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A party without labels unsettles US Democrats

Rebel Democratic Senator Joe Manchin, Biden’s main domestic opponent, supports a non-partisan platform that aspires to a united bid for the White House

Joe Manchin, senador demócrata
Democratic Senator Joe Manchin, in October 2021 at the U.S. Capitol.Andrew Harnik (AP)
María Antonia Sánchez-Vallejo

Many are already calling it the third party, although No Labels bills itself as “a national movement of people who believe in America and bringing our leaders together to solve our toughest problems.” But in practice the group is exploring a third political track that could undermine President Joe Biden’s re-election bid. The launch of this alternative to bipartisanship, which tries to reconcile reds (Republicans) and blues (Democrats), took place this Monday in New Hampshire with the stellar intervention of the rebel Democratic Senator Joe Manchin, known for his opposition to some of Biden’s star plans, which have been scaled back to meet his approval.

If candidates such as the loose cannon Robert Kennedy Jr. are already undercutting Biden in voting intentions — in May he received 20% support, compared to 37% for the president, whose re-election is rejected by 70% of Americans — Manchin’s presence makes the Democrats tremble even more because of his ability to distract public attention. On top of this new third party option, which is aiming to raise $70 million to create a presidential ticket representing both traditional parties, there are also other White House hopefuls such as Green Party activist and intellectual Cornel West that are unnerving Biden’s campaign team.

No Labels supports the launch of a new “common sense” platform on immigration, healthcare, gun control, the economy, and other issues that it believes are being ignored by what it sees as two ideological and increasingly extremist parties in comparison with each other, and that reflect the polarization sown by Donald Trump. Manchin, who has not yet said whether he will run for re-election to the Senate next year, lands on familiar political ground: ambivalent, to the right of his party, and close to more moderate Republicans. On good terms with the oil industry and also chairman of the Senate Energy and Natural Resources Committee, last summer he forced Biden to backtrack on a large package of measures, including many against climate change, and a tax hike on the wealthy. Their pressure forced a cut in the maximums program, but the party leadership accepted it without complaint because its majority in the Senate is wafer-thin: 51 seats against 49 Republicans. And because the senator is the Democratic bulwark in West Virginia, a state that voted massively for Trump in 2016 and 2020.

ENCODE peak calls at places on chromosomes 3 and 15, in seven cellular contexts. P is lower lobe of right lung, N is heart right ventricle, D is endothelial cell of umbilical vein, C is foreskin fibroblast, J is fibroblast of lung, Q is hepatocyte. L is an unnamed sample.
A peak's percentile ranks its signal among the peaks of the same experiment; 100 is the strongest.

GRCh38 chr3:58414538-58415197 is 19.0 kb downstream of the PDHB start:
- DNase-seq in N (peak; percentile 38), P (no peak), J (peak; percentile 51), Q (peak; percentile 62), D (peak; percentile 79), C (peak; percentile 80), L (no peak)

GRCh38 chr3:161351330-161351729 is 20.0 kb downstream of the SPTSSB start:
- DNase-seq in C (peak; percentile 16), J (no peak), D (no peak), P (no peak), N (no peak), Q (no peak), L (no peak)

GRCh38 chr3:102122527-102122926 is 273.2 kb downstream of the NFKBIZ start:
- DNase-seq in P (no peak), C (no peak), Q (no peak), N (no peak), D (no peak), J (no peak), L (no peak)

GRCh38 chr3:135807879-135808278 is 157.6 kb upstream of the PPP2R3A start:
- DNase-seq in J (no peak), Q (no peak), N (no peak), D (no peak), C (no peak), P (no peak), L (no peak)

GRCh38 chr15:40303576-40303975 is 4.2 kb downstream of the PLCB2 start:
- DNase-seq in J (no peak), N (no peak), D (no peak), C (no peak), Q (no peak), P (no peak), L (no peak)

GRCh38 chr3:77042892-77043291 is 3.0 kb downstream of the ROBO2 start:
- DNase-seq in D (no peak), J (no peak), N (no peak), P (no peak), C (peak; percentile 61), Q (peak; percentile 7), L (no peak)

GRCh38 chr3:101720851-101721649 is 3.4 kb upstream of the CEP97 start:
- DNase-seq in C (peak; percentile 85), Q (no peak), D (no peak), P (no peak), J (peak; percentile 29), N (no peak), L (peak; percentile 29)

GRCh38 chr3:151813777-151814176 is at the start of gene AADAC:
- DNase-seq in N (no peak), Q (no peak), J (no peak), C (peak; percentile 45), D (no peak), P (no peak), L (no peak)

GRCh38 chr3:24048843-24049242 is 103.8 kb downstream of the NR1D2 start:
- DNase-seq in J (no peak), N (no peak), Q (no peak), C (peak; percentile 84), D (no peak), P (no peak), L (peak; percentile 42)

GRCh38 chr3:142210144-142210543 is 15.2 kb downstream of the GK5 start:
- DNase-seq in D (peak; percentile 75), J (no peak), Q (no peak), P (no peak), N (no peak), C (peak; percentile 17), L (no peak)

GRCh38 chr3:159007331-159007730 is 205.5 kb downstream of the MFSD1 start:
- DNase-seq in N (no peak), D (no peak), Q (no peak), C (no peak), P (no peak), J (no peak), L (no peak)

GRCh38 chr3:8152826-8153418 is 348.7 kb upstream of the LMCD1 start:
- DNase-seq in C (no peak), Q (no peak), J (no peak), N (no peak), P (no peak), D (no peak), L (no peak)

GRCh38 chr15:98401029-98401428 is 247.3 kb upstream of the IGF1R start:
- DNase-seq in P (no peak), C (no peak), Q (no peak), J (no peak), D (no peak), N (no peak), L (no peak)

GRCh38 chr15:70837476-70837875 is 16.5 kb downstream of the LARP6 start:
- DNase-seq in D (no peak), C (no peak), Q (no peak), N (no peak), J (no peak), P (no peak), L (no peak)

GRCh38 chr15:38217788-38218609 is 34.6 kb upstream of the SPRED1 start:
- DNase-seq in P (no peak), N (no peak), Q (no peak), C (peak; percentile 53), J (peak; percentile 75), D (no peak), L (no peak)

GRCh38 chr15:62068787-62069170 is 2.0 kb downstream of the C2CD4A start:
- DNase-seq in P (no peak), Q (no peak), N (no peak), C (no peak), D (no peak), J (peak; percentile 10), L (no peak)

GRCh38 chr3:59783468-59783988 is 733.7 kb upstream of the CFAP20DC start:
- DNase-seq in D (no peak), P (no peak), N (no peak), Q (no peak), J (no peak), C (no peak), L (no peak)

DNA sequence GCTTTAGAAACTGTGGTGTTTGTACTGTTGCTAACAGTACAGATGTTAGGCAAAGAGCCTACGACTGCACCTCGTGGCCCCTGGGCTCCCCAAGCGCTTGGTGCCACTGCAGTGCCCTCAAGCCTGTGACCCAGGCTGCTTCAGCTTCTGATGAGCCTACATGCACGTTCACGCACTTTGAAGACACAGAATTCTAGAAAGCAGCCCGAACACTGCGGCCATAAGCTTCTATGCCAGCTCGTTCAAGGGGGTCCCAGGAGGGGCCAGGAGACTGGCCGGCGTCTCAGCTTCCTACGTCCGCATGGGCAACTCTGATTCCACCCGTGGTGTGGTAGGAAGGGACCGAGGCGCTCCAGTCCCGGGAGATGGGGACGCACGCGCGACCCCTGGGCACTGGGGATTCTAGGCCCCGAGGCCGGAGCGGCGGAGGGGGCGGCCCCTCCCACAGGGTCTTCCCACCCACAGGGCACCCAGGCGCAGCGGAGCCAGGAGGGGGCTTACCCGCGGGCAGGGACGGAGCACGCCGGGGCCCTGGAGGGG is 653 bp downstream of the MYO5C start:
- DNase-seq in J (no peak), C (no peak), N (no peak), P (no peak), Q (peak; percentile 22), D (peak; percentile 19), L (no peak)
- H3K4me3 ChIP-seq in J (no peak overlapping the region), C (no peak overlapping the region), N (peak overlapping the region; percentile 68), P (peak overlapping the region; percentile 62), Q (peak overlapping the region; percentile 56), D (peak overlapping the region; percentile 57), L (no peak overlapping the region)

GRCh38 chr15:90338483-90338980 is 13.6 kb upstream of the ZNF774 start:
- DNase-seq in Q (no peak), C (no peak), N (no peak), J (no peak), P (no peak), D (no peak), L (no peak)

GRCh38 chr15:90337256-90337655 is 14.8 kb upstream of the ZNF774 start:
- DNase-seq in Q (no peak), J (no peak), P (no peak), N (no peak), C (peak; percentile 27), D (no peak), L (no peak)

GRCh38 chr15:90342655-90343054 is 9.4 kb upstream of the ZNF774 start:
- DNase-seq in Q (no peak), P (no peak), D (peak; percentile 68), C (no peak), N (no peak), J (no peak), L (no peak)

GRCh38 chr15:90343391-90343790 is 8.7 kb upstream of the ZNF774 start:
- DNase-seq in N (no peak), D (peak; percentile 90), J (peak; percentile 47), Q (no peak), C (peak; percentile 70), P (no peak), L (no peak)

In his speech, Manchin argued that the parties have “retreated” to the “extreme” ends of the political spectrum. “We’re here to make sure that the American people have a choice, and the choice is whether you can get the political parties off their respective sides, they’ve gone too far to the right and too far to the left,” he said. But asked about his presidential ambitions, he responded that that would be “putting the cart before the horse.” “I’m not here running for president,” he said. “I’m here basically trying to save the nation. I am more worried now than I have ever been in my life. I have three children and 10 grandchildren.”